“So, when I was faced with the decision I felt privileged I didn’t need to think about it. To know I was simply making his last wish a reality is an honour, and I knew I was doing the right thing by his wishes.
“Dan’s donation was a silver thread to grab hold of at a time when everything was falling down around me.”
After suffering his injuries, Dan was looked after by a range of staff across Sheffield Children’s Hospital, from the Embrace transport team to the intensive care unit and the bereavement team.
Debbie said: “Everyone did a phenomenal job. Everyone was so gentle, the way we were cared for felt weightless, everything was so smooth, lovely and kind.
“When we were in the intensive care unit, the care we received was unobtrusive, but they were absolutely there if I needed a pair of arms, a cup of tea or a hug. They were looking after you because they know you’re not really ‘there’ and going through shock and disbelief, and they knew what I needed and when. In a time when everything was so jarring and unnatural, calmness is just what you need and they made it seem all okay and alright.”
Debbie and Dan’s father were talked through donating Dan’s organs by the specialist nurse for organ donation.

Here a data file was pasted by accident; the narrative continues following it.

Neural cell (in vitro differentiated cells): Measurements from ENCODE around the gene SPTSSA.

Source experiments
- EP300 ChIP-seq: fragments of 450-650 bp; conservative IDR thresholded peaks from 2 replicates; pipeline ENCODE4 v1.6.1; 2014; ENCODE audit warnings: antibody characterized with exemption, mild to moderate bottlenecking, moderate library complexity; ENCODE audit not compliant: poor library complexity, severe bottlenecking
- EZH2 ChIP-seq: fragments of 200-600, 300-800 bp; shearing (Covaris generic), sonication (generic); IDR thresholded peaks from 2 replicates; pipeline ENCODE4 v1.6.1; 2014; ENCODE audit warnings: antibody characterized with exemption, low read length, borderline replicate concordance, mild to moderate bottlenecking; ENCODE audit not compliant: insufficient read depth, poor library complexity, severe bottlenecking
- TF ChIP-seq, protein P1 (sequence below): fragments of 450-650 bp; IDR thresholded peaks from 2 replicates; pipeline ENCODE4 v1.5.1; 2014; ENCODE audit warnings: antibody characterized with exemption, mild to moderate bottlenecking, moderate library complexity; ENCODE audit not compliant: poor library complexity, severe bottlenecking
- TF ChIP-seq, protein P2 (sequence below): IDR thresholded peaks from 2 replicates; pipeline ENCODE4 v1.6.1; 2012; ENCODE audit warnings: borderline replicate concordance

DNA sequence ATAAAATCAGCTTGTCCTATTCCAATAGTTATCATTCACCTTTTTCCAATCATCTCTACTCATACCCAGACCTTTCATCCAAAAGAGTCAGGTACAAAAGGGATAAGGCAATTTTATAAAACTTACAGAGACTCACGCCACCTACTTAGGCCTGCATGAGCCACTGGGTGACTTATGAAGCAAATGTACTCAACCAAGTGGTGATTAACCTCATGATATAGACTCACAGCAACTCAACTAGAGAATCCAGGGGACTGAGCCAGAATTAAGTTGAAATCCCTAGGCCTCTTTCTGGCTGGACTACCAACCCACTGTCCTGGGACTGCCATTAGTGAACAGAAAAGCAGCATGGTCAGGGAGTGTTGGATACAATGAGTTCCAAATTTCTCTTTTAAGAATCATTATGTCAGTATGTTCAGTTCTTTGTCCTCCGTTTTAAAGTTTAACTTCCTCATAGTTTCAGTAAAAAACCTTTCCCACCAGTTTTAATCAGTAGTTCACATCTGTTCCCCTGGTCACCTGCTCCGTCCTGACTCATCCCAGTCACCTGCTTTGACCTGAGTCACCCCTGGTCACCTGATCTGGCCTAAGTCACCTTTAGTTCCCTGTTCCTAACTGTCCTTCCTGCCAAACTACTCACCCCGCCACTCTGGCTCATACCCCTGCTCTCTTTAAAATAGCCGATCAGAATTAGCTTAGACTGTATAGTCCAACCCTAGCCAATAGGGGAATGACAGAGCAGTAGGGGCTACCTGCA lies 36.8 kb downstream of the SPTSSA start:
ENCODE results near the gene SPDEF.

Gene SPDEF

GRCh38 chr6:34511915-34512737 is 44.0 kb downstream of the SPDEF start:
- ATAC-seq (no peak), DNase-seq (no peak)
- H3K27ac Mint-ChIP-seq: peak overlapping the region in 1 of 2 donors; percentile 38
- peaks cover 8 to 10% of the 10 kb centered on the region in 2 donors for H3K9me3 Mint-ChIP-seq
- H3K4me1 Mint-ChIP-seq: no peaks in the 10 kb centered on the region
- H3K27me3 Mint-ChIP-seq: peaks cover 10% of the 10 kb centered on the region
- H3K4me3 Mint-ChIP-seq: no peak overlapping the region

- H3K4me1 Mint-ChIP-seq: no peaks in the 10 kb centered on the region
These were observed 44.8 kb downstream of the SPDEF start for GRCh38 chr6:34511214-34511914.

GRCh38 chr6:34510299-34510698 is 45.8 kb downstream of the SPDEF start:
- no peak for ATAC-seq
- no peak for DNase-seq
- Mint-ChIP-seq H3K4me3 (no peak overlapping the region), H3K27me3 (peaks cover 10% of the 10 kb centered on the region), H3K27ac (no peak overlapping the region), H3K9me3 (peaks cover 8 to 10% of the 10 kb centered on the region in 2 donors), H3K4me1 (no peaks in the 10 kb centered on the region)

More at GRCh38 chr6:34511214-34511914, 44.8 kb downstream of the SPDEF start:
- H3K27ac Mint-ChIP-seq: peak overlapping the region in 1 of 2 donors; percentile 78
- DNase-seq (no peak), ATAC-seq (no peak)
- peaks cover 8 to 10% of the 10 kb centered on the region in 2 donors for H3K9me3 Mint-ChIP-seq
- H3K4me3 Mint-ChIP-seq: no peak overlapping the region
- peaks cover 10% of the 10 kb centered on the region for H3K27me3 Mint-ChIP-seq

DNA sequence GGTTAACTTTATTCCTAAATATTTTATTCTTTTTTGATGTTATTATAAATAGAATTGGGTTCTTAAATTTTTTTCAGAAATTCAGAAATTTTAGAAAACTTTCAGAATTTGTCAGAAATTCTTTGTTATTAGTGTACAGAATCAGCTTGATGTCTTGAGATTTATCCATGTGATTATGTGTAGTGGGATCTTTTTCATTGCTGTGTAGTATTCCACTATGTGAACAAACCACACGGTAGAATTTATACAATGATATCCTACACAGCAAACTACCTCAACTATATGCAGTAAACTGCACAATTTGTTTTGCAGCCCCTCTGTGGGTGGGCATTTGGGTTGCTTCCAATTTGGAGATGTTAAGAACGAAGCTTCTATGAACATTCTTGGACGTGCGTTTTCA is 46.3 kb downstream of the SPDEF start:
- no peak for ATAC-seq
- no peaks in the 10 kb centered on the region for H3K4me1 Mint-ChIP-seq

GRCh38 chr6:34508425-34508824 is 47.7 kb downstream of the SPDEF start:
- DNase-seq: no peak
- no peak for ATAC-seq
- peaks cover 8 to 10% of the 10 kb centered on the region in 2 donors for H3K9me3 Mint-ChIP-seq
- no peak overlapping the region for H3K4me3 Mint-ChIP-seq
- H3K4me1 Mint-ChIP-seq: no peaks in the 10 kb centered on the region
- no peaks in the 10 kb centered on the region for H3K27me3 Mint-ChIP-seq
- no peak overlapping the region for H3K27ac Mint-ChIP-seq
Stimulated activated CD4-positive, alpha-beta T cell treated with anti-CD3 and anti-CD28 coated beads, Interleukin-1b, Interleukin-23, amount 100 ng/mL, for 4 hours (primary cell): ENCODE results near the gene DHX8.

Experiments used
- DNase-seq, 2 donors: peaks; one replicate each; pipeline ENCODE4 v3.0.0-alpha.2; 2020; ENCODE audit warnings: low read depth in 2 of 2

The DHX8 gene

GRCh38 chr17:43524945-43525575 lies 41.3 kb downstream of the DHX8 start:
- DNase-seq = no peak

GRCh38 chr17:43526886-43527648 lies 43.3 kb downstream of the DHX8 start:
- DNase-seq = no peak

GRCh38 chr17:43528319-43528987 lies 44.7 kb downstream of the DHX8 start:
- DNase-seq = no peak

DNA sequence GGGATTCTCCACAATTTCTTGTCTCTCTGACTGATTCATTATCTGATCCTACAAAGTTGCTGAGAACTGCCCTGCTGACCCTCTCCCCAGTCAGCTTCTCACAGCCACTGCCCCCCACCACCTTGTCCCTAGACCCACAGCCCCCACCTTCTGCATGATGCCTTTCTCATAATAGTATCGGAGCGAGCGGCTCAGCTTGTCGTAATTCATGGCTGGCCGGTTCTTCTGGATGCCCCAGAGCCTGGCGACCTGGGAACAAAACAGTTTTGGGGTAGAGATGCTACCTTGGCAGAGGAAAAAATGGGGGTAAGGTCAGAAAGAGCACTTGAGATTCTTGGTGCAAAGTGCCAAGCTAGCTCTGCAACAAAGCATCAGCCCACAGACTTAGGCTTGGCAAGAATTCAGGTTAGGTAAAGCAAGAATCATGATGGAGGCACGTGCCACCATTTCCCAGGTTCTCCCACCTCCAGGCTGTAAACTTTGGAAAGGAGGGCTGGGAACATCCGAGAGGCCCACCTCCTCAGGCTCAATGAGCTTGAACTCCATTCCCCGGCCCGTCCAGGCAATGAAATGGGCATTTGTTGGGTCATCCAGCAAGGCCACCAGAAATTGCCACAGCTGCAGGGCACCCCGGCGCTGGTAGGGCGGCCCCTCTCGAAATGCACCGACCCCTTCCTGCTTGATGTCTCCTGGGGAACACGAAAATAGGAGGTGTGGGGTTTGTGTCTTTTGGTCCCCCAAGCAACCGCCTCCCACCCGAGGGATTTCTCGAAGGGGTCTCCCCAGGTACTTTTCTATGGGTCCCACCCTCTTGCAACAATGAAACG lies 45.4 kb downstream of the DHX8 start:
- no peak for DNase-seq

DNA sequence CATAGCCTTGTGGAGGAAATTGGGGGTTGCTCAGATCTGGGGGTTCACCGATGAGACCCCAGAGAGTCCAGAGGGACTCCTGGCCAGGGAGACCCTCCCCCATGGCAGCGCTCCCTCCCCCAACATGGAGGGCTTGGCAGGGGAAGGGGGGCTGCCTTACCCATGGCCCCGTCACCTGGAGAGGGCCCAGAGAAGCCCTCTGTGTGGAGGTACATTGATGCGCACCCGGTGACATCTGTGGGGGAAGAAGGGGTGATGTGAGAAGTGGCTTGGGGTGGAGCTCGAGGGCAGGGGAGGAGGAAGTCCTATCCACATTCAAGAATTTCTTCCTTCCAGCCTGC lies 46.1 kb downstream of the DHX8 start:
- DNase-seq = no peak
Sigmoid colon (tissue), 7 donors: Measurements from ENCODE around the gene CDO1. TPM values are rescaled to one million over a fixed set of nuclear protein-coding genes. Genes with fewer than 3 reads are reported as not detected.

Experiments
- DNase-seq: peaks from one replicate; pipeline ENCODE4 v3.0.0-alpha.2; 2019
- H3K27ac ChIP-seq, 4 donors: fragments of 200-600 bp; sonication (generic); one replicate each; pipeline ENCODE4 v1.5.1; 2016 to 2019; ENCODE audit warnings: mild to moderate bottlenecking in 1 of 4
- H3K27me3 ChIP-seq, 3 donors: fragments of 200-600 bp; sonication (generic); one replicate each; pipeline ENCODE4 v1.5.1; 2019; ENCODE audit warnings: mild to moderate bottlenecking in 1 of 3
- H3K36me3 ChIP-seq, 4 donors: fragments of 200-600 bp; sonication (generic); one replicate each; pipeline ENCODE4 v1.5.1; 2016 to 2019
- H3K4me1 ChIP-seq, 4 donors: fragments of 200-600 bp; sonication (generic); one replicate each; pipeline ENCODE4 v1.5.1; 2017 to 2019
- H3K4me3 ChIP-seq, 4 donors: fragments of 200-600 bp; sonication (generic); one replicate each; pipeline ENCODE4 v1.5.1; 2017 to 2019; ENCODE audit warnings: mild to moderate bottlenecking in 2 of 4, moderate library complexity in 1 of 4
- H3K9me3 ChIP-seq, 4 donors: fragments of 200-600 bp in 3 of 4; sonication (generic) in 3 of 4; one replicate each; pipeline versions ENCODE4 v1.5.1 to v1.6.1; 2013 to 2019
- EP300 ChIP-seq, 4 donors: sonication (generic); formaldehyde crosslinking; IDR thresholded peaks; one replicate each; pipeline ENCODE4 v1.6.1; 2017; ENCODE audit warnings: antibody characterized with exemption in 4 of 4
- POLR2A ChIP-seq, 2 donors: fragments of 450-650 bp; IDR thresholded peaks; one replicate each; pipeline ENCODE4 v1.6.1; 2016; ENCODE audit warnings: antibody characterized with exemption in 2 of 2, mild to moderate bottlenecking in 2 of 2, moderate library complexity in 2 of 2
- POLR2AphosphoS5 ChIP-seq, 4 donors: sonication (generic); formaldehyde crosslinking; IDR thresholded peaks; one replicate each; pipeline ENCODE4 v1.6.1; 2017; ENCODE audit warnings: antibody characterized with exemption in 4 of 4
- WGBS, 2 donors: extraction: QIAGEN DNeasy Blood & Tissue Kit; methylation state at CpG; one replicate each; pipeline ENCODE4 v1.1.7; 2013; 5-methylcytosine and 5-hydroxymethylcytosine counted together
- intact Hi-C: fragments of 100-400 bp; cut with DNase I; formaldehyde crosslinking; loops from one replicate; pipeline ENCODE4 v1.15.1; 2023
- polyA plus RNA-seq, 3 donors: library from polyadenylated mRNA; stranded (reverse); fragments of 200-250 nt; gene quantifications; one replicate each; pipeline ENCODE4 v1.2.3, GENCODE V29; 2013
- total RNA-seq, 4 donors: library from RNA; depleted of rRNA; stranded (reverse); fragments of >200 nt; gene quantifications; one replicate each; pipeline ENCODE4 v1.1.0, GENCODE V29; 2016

Debbie said: “Dan’s dad and I discussed the specifics with a lovely nurse from the organ donation team, who explained all about our choices and what would happen. The nurse was incredibly patient, knowing that there is a lot to take in at a traumatic time. But for me, this was an exciting prospect; in the face of a horrific tragedy, something incredibly positive could occur. This would be Dan’s legacy.
"It was wonderful to find out, just a few weeks later, that Dan’s kind, big, beautiful heart had gone to a young child under the age of 10.
“As well as helping that child, and bringing hope to their family, Dan was also able to donate his liver, both kidneys and his pancreas. Four families in all (one recipient had both a kidney and the pancreas) had been on the receipt of Dan’s legacy. I will always grieve Dan’s death, but equally always delight that I could enact his final wish and that he made a difference to others’ lives, even after his was over.”
Paul Neale, 53, from Rotherham, was aged 50 when he received Dan’s kidney.